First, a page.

I’m still about three weeks behind in my writing, so hopefully I can remember everything I learned about Portuguese cuisine. I looked up traditional foods and the two things I found were lots of seafood and rich, egg based desserts. Well, that sounds like a great meal!
Seafood is as popular in Portugal as you would expect, since it is right on the Atlantic as well as being close enough to the Mediterranean Sea to have influences from that area as well. A very common cooking technique that is not unique to Portugal, but very popular there, is clay pot cooking. This is a method of cooking using an unglazed pot, which allows flavors and seasonings to infuse the pot and also locks in moisture very well so that the food is tender and flavorful. Being without a clay pot, I decided to make one of the most popular dishes that kept coming up in my research, Amêijoas à Bulhão Pato, which is a clam dish. I also made cod fritters, since cod is the most popular fish cooked in Portugal, and improvised an easy egg custard for dessert.
Amêijoas à Bulhão Pato is specifically, clams in white wine, and is a dish named after a Lisbon poet. Any time you cook with clams or a similar shellfish, you should soak them in salted water for a few hours to get all of the sand out. There are few things worse than chewing grit when trying to eat clams or mussels.
This is an important step and you can give the clams a stir and even change out the water once to really make sure you get all the sand out. Make sure to throw out any open or broken ones, and you can scrub the outside of the shells under cold water to also clean off any grit or sand.
While the clams were finishing soaking, I added garlic, onion, salt, pepper and butter into a large skillet. You can also use olive oil, which is probably a more traditional Portuguese choice, but I went with butter instead. Personal choice.
Once the onions have softened you can add the clams and the wine, cover the skillet and let cook over medium heat. Stir or shake the pan every once in a while to coat the clams completely and make sure that all of them cook evenly.
I just spooned them out into a bowl as they opened, and you should throw out any that don’t open, but give them a chance, once some have been removed from the pan.
As for the cod fritters, I rinse a filet and then pulled it apart with a fork to shred it into smaller pieces.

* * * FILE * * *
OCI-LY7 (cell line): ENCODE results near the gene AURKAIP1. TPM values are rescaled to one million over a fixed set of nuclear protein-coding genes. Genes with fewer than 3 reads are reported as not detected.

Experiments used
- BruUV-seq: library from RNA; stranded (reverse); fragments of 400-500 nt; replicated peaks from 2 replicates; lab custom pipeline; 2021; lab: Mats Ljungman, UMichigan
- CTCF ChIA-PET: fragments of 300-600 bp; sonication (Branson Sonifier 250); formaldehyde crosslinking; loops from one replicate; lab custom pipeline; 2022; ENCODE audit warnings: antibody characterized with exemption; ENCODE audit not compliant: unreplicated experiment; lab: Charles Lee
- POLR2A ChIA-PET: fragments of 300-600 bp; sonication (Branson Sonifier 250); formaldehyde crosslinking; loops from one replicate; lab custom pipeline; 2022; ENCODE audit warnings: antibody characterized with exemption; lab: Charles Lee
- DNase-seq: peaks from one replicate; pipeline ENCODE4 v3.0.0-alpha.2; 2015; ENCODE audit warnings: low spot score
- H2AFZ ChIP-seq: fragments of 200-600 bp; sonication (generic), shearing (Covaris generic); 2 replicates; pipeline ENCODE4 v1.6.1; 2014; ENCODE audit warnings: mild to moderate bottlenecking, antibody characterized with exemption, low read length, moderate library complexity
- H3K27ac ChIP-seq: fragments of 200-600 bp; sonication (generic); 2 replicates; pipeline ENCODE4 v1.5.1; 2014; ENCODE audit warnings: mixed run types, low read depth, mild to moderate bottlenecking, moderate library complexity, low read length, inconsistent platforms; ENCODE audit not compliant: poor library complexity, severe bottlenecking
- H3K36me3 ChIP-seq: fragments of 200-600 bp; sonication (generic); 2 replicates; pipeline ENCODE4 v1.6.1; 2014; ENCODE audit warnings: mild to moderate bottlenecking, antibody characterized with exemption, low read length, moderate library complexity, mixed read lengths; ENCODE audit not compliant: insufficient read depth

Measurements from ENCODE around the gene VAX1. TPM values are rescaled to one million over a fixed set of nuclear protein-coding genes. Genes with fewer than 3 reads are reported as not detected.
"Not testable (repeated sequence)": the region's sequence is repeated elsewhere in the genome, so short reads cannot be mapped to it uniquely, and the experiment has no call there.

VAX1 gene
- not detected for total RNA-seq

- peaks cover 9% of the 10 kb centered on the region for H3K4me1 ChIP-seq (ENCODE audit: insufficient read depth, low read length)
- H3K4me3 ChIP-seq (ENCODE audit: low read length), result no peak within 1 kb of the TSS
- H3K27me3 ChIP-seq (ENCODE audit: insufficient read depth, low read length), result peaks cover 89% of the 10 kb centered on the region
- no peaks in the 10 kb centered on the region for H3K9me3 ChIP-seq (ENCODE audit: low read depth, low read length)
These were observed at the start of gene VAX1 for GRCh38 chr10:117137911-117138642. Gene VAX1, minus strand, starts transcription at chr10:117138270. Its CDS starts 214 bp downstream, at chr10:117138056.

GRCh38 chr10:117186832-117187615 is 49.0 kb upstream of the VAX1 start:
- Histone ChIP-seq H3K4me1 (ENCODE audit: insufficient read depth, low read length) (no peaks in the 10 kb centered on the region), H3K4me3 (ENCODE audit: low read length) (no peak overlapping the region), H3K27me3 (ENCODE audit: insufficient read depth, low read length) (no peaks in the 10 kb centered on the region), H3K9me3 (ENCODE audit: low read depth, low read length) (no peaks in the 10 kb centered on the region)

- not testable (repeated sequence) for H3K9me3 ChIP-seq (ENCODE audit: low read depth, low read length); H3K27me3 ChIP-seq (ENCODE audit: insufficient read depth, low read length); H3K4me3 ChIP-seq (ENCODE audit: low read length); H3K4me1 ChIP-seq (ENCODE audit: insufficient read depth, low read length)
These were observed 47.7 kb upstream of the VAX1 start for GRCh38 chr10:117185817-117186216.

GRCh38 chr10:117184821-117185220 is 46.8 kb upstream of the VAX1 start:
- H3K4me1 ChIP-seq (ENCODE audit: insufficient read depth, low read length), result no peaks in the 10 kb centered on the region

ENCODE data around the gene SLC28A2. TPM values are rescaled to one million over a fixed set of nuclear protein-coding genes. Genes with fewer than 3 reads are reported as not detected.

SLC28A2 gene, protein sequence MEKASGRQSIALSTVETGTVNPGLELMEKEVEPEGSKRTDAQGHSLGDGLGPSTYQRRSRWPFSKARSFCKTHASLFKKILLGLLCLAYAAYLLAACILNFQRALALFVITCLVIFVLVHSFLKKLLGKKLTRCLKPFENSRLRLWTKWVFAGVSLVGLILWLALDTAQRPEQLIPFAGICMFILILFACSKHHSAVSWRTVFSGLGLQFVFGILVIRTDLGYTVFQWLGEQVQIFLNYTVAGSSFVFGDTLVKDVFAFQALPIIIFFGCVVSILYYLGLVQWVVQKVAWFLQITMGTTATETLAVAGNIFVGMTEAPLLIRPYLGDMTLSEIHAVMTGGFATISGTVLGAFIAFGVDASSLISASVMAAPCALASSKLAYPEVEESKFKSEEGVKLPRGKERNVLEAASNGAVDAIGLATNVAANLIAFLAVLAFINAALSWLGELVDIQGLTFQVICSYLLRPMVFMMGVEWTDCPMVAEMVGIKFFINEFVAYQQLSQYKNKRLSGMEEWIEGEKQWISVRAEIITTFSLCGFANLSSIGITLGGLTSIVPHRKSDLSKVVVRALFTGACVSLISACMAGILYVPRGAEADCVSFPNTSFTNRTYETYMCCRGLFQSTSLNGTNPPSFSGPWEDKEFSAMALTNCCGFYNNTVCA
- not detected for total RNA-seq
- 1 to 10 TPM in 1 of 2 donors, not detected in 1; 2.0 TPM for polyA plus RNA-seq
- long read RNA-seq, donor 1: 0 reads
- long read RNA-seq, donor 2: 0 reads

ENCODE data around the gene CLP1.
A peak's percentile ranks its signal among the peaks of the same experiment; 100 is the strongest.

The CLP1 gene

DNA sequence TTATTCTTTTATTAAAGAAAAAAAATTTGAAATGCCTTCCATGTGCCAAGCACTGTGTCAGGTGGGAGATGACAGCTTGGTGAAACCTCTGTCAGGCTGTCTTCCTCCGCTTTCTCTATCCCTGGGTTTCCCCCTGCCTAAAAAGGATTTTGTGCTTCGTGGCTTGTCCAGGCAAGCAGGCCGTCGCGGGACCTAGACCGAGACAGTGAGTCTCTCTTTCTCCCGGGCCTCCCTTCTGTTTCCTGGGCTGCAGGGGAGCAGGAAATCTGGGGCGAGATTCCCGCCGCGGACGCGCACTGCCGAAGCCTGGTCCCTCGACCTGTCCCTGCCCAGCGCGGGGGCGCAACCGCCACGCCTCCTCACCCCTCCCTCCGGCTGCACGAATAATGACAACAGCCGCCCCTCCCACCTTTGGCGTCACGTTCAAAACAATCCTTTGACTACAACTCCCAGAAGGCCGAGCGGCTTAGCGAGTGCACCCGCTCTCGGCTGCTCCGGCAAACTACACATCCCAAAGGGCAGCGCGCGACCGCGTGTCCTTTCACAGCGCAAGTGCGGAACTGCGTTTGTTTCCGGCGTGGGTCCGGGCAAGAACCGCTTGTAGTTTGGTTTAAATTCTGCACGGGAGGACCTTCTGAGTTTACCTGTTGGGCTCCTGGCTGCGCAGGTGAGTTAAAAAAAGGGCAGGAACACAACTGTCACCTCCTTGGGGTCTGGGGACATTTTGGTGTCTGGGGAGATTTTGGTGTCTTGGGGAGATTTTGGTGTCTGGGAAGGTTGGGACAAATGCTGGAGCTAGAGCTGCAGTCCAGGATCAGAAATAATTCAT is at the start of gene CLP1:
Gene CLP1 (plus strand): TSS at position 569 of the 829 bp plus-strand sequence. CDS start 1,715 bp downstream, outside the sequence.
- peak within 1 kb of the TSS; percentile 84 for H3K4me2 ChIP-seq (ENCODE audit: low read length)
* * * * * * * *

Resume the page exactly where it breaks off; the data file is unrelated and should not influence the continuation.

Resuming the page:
Then I boiled some potatoes and mashed them up, mixing it with the cod and some salt and pepper.
I also added fresh chopped parsley, garlic and onion that I had sautéed quickly in some olive oil.
Once it was all mixed up, I added an egg as a binder, and heated up some oil in a deep skillet. I formed each fritter by using two spoons. It is the easiest way to form them so they stay together and also you won’t make a complete mess.
You basically just keep scooping it back and forth from each spoon to make a oblong fritter and then drop it in the hot oil.
You should have enough oil so that they are completely submerged, but if you miscalculate, like I did, just make sure to turn them so it browns on all sides.
Then, as they are done, just spoon them out with a slotted spoon onto a paper towel lines plate.
When the clams had all been removed from the pan, I poured the extra sauce over them and tossed them with some fresh parsley.
Of course, all this had to be served with some thick bread and we had ourselves a country style Portuguese meal!
Finally, the egg custard. Just whisk together egg yolks, milk, sugar, salt, and vanilla.
I put puff pastry sheets into a muffin pan and filled them with the custard.
Bake until the pastry is cooked and the custard as firmed up just enough that it isn’t runny but it is still a little “bouncy”.
They were definitely not the best desserts I’ve ever made, but they were tasty with a glass of port!
And I ate one for breakfast the next morning and it was also excellent with some coffee.
That concludes Portugal for now, I had Spain next, and if I’m ambitious (not likely, but a girl can dream), I’ll post more than one country since I am about three meals behind in writing.